Valid but unspecified state. This means that you can not make any assumptions about the state they are in but you can use them with any operations that do not need any preconditions fulfilled. For example (taken from this very informative lecture about move semantics by Howard E. Hinnant):

std::vector<int> movedFrom{ 1, 2, 3, 4, 5, 6, 7, 8, 9}; 
std::vector<int> vect = std::move(movedFrom);
// does not care of the state of movedFrom as long as it is valid 
movedFrom.clear(); 
// does not require preconditions too but the result is unspecified 
movedFrom.size(); 
// possibly an undefined behavior - has precondition, requires non-empty vector 
movedFrom.pop_back();

For more on the topic read C++ and Zombies: a moving question by Jens Weller

4.  Cache oblivious algorithms

or cache-transcendent algorithms generally speaking are algorithms designed to take advantage from (or not taking a performance hit by ignoring) the multiple levels of cache in current hardware architectures. Usually they split recursively the problem into smaller sub-problems until they can fit into the L1 cache and also sometimes keep L2 cache properly fed.

Once you start measuring performance you soon realize that the big O notation ignores the hardware architecture and often algorithms and structures with better big O lead to worse measured performance. Most popular example being comparison of std::list and std::vectorDay 1 Keynote - Bjarne Stroustrup: C++11 Style (from 44:30).

It is advisable that you study several such algorithms.

5. boost::lexical_cast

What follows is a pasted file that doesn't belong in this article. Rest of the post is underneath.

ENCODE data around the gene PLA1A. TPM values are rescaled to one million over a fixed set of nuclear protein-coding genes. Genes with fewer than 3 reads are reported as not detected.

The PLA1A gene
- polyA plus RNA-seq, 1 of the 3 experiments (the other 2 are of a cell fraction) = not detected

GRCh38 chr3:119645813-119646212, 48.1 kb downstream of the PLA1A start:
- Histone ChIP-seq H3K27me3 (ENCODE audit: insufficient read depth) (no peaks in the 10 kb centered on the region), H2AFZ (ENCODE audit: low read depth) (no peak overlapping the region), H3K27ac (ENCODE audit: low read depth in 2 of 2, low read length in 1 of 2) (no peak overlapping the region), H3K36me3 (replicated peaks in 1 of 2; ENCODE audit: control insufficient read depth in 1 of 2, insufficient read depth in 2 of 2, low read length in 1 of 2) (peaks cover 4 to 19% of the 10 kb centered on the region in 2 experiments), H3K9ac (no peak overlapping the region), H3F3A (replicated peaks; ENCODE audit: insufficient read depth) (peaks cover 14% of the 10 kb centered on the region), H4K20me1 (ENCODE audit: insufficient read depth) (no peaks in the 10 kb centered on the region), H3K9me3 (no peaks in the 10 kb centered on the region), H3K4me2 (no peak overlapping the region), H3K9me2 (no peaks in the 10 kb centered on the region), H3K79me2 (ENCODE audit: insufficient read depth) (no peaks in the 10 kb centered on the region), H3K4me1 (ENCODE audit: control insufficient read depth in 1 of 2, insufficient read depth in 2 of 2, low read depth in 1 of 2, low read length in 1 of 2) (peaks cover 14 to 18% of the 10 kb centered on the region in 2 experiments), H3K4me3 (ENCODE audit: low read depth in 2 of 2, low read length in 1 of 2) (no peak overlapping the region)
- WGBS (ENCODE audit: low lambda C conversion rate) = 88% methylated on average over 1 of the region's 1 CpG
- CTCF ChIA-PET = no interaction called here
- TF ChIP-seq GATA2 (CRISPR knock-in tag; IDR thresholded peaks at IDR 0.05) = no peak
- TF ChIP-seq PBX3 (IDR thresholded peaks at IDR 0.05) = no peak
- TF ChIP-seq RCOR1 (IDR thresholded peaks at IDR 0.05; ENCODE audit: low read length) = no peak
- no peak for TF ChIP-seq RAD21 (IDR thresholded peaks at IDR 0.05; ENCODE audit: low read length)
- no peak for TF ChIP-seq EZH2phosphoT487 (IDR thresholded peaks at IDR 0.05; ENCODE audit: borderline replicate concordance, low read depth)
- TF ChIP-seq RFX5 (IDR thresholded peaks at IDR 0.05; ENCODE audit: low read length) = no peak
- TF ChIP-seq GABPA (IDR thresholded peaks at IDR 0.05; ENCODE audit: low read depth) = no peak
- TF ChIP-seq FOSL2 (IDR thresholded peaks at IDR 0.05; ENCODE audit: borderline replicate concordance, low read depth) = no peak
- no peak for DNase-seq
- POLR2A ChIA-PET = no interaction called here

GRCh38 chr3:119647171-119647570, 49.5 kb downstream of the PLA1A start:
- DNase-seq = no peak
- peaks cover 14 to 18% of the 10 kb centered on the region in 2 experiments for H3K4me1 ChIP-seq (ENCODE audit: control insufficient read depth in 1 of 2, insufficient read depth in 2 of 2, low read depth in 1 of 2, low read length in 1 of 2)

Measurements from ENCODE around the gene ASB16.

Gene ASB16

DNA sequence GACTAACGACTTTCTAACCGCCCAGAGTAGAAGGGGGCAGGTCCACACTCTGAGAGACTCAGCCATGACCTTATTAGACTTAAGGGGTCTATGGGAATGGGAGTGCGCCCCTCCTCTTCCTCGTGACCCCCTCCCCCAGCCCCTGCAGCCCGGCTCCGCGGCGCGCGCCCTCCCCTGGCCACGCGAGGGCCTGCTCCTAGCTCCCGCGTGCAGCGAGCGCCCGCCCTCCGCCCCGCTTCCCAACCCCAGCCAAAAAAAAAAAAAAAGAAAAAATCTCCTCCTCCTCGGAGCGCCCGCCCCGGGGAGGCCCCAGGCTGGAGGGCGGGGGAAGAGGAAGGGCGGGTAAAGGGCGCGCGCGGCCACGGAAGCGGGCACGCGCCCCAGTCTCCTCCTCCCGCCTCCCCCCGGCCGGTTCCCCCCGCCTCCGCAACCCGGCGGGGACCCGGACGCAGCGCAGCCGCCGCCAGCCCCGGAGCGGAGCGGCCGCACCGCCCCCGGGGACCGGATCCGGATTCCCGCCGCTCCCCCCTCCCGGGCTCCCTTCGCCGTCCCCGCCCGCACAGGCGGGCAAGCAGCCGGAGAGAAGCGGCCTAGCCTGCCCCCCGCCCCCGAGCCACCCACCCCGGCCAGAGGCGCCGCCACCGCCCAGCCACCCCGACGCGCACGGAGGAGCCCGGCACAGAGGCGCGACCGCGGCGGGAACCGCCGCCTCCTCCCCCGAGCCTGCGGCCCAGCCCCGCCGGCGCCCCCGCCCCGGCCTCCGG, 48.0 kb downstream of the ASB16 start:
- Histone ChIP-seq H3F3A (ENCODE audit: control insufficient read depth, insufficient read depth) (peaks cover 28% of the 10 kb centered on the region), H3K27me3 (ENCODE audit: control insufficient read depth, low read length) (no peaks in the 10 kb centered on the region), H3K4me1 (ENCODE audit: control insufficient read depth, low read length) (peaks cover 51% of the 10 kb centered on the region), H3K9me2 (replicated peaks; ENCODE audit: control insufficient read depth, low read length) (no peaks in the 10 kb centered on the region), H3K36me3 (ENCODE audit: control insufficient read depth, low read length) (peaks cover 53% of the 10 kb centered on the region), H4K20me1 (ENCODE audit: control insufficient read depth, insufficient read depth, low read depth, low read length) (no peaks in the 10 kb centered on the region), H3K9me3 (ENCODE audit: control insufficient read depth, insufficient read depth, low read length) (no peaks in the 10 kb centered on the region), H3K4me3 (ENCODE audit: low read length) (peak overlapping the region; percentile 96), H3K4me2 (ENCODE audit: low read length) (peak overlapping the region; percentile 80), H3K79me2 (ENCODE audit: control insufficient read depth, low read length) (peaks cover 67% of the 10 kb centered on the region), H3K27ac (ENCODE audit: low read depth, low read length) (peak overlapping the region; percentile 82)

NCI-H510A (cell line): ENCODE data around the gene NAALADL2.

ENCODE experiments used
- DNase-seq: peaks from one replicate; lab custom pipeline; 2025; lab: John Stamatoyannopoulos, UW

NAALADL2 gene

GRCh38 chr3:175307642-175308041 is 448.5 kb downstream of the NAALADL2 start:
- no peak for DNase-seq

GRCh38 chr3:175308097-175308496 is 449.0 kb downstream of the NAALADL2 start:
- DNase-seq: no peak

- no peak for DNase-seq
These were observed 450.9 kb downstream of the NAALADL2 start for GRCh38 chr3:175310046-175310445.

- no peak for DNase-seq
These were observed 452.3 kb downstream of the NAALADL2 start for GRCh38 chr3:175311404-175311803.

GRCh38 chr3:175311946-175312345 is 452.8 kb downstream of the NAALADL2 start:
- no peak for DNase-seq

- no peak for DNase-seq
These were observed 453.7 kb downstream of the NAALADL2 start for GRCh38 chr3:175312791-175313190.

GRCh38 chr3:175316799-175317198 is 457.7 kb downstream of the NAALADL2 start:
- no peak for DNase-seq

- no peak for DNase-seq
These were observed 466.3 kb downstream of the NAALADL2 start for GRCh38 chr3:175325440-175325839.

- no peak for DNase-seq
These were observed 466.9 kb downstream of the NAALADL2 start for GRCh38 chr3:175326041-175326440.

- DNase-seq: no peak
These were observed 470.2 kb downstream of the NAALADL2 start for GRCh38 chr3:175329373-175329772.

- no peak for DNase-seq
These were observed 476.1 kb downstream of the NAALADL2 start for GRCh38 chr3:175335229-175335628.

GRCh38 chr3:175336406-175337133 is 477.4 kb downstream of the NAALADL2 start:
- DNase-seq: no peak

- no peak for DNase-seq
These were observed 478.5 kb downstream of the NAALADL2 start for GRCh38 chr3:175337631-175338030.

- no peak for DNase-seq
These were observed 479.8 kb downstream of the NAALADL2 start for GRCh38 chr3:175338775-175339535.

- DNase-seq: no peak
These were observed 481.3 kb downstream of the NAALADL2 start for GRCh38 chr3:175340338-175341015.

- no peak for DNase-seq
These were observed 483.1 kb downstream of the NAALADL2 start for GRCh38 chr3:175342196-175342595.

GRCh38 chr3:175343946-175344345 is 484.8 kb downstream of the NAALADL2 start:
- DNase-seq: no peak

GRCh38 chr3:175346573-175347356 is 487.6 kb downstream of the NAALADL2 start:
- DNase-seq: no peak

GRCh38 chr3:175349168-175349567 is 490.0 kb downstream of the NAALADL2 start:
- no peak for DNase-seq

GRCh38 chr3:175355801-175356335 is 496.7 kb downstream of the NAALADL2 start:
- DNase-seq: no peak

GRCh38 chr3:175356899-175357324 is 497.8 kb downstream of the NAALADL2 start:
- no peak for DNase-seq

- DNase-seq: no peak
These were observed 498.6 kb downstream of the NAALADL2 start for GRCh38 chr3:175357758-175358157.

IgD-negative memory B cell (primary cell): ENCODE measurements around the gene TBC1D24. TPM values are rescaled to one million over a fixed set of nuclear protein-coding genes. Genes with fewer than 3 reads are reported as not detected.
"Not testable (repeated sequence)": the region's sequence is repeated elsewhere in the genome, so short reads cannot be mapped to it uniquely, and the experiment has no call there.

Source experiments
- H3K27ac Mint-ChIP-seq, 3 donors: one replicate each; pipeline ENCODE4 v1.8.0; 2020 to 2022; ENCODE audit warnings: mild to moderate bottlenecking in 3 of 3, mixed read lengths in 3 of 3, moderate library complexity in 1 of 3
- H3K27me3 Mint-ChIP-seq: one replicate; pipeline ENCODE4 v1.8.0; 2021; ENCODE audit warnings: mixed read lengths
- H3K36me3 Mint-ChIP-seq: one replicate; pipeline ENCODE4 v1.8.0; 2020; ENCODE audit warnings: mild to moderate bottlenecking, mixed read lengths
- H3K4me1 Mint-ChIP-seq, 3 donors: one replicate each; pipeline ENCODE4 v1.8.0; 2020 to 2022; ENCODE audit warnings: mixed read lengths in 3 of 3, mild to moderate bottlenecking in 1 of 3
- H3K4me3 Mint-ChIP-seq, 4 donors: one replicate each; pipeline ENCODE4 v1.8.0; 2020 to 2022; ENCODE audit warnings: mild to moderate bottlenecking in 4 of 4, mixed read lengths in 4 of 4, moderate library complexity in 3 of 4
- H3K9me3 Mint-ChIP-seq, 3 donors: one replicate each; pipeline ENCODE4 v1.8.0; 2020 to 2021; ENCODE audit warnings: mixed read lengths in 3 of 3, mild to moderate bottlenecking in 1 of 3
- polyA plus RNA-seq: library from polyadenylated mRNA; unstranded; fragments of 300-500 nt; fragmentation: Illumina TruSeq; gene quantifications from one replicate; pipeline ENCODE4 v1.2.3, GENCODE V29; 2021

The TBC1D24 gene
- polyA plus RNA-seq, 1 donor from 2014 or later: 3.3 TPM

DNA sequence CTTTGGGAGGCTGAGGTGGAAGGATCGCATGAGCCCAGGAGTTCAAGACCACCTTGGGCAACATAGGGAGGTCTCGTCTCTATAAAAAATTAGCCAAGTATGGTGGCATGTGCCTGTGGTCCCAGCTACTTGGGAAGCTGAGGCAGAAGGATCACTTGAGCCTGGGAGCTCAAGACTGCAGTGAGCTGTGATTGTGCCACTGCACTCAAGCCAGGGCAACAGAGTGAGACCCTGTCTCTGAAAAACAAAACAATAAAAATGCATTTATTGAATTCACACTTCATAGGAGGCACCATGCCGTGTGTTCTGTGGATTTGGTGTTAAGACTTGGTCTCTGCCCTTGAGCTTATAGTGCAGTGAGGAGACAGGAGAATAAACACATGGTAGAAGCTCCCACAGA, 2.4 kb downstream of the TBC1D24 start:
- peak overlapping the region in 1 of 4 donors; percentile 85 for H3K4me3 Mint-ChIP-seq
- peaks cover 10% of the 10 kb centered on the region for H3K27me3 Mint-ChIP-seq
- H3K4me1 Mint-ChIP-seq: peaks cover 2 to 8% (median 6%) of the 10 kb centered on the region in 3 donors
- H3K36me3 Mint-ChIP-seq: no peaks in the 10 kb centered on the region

boost::lexical_cast is a handy tool for converting between types for example strings to ints, int to strings, etc. Extremely simple use case:
std::string str = boost::lexical_cast<std::string>(10);
int value = boost::lexical_cast<int>("10");
But you should realize that there is nothing magical about it. When we debug it (and I strongly advice for debugging Boost or any other complex libraries from time to time mainly to overcome the fear of debugging sophisticated source code) we see that it eventually boils down to (copied directly from Boost implementation):
static inline bool try_convert(const Source& arg, Target& result) {
    i_interpreter_type i_interpreter;

    // Disabling ADL, by directly specifying operators.
    if (!(i_interpreter.operator <<(arg)))
        return false;

    o_interpreter_type out(i_interpreter.cbegin(), i_interpreter.cend());

    // Disabling ADL, by directly specifying operators.
    if (!(out.operator >> (result)))
        return false;

    return true;
}
Where i_ and o_interpreter_type are basically (revealed after little digging and looking up the documentation) STL streams. Which means that if you write operator<< and operator>> for your own types you can use boost::lexical_cast to cast between them. From Boost documentation:
  • Source must be OutputStreamable, meaning that an operator<< is defined that takes a std::ostream or std::wostream object on the left hand side and an instance of the argument type on the right.
  • Target must be InputStreamable, meaning that an operator>> is defined that takes a std::istream or std::wistream object on the left hand side and an instance of the result type on the right.